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Smithsonian Magazine Sanctifies Che Guevara

The opinions expressed by columnists are their own and do not necessarily represent the views of
AP Photo/Ramon Espinosa

“The image that lasted from the trip (to Cuba) was from the museum in Santa Clara, where the photograph showed Che Guevara smiling as he fed the baby Ernesto with a milk bottle.”

Aaaw….sniffle…sniffle.   I’m telling you that Che Guevara was a veritable Mr. Mom, with shades of Ward Cleaver and Fred Mac Murray as Steven Douglas in "My Three Sons"! 

You see, amigos: an author for recently went on a motorcycle tour of Cuba with Ernesto “Che” Guevara’s son Ernesto as tour guide. The passage above pretty much sums up the hard-nosed “insights” provided by the article.

“Santa Clara was the site of Che’s greatest victory during the Cuban revolutionary war of 1956-59,” the Smithsonian author writes about the utterly bogus Cuban guerrilla “war.”  “It was then the crossroads of the island’s transportation system and a key strategic goal in the armed rebellion led by Fidel Castro against the U.S.-backed dictator Fulgencio Batista.

Consider that in an article written from and about a serious sh*thole of a Stalinist nation, whose article subject (Che Guevara) co-founded a regime that jailed and tortured political prisoners at a higher rate than Stalin’s during the Great Terror, and murdered more Cubans in his first three years in power than Hitler murdered Germans during his first six –consider that in such an article the word “dictator” only appears in relation to Cuba’s leader prior to the mass-torturing, mass-murdering Stalinist regime.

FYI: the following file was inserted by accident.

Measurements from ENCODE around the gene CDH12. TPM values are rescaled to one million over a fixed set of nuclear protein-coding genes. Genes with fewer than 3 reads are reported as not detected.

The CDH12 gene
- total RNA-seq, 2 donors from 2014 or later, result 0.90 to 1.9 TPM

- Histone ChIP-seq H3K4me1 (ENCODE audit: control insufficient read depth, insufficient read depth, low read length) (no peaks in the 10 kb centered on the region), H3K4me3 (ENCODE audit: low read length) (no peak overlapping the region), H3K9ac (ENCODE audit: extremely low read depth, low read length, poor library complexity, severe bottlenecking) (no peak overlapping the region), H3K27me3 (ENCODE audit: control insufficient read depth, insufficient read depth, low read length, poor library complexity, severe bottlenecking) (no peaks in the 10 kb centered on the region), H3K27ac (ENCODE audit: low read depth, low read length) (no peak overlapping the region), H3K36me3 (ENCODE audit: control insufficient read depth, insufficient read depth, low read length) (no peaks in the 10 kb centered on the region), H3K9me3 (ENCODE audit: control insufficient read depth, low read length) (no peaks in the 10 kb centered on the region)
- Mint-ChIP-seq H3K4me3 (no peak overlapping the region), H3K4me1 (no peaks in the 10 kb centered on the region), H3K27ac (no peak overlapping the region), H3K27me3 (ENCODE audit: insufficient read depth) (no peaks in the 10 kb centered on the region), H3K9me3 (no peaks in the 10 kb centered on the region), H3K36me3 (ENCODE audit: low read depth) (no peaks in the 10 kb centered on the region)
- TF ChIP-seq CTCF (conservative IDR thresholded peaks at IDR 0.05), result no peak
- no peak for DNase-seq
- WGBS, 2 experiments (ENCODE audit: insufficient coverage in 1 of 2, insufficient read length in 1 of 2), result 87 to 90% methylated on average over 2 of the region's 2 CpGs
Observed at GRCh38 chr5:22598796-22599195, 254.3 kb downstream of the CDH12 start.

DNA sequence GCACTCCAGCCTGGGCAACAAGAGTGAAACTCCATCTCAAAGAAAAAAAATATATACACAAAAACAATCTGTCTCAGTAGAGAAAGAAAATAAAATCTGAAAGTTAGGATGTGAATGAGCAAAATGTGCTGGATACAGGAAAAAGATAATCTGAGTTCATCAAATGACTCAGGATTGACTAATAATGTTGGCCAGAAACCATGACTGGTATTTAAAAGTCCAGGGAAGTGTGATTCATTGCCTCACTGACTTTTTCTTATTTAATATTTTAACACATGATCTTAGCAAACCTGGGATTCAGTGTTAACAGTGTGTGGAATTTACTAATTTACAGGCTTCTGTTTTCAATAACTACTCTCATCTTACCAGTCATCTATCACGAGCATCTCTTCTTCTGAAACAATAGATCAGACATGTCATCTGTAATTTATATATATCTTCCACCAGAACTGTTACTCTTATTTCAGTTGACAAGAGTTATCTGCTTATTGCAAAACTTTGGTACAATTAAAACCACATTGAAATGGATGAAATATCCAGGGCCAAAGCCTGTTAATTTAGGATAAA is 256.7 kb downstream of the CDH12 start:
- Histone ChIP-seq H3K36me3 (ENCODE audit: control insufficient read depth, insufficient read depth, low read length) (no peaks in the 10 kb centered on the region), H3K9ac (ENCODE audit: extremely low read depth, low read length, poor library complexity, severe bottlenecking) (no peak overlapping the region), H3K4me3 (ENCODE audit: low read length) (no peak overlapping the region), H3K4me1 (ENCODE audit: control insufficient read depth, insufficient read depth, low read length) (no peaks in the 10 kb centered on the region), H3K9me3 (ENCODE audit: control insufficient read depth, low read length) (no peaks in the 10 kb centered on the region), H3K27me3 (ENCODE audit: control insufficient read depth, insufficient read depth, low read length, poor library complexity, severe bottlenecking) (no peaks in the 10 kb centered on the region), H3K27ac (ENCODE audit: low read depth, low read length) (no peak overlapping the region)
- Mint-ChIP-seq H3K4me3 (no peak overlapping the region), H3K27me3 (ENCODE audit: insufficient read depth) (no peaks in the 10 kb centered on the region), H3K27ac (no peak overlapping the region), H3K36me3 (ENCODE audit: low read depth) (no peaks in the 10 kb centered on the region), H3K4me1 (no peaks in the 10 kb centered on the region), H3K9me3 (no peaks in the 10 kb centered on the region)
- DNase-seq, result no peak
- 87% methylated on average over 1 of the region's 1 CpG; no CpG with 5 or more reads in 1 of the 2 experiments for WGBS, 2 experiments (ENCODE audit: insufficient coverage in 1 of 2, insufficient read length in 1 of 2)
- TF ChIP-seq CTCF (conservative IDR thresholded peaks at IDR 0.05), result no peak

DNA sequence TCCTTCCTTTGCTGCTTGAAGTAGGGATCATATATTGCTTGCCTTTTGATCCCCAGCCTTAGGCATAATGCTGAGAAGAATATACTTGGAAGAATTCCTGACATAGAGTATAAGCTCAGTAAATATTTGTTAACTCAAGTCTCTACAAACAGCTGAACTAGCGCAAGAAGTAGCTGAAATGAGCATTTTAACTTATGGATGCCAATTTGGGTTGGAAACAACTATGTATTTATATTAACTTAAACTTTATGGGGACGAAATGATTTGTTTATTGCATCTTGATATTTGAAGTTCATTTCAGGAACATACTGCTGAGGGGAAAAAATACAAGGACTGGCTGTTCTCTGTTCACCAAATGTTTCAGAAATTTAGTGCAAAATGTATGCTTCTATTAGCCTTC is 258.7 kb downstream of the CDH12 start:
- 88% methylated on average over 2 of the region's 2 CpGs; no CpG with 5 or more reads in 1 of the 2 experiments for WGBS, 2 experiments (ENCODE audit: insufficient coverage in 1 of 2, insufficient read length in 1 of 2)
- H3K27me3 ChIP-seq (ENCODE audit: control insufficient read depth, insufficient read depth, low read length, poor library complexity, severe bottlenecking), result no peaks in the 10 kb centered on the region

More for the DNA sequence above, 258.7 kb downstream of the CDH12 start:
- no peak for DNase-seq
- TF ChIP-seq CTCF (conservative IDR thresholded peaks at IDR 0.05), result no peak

In fact, the word “dictator” only appears in relation to the Cuba that boasted a higher standard of living than half of Europe and was inundated with more immigrants per-capita than is the U.S. today—and this at a time when Cubans were perfectly free to emigrate from Cuba with all of their possessions and could get U.S. visas for the asking. All during that time more Americans lived in Cuba than did Cubans in the U.S. 

“Che could not rest while there was injustice still in the world,” the Smithsonian author approvingly quotes the curator of Cuba’s Che Guevara museum. “Within 25 months (of landing in Cuba from Mexico) the odd couple (Fidel and Che) were in control of Cuba,” continues the Smithsonian author, “with Che given the job of overseeing the execution of Batista’s most vicious thugs.”

Let’s have a look at some of these “vicious thugs” shall we, and from an eye-witness not beholden to a Stalinist regime- after thorough vetting to assure his sympathy for the Stalinist regime-- for his “journalism” visa, (as was the Smithsonian author).

A Spanish priest named Javier Arzuaga had the misfortune to preside over the Havana parish that included the city’s La Cabana Fortress which Che converted into Cuba’s firing-squad and torture-central in January 1959.

During his painful rounds father Arzuaga was shocked to find a 16-year-old boy named Ariel Lima among the condemned “war-criminals” crammed into the dungeons and torture chambers. The priest described the boy as totally dazed with his teeth constantly chattering and probably mentally-handicapped.

Astoundingly, father Arzuaga managed to get an audience with executioner-in-chief Che Guevara, where he pleaded the boy’s case. “Quickly I realized my pleas were pointless," recalls the priest. “The harder I pleaded for his compassion, the wider and crueler became Che Guevara’s famous sneer.”

“OK, fine. We’ll take it up tonight at the Tribunal of Appeals,” Che finally said while continuing to sneer at the distraught priest.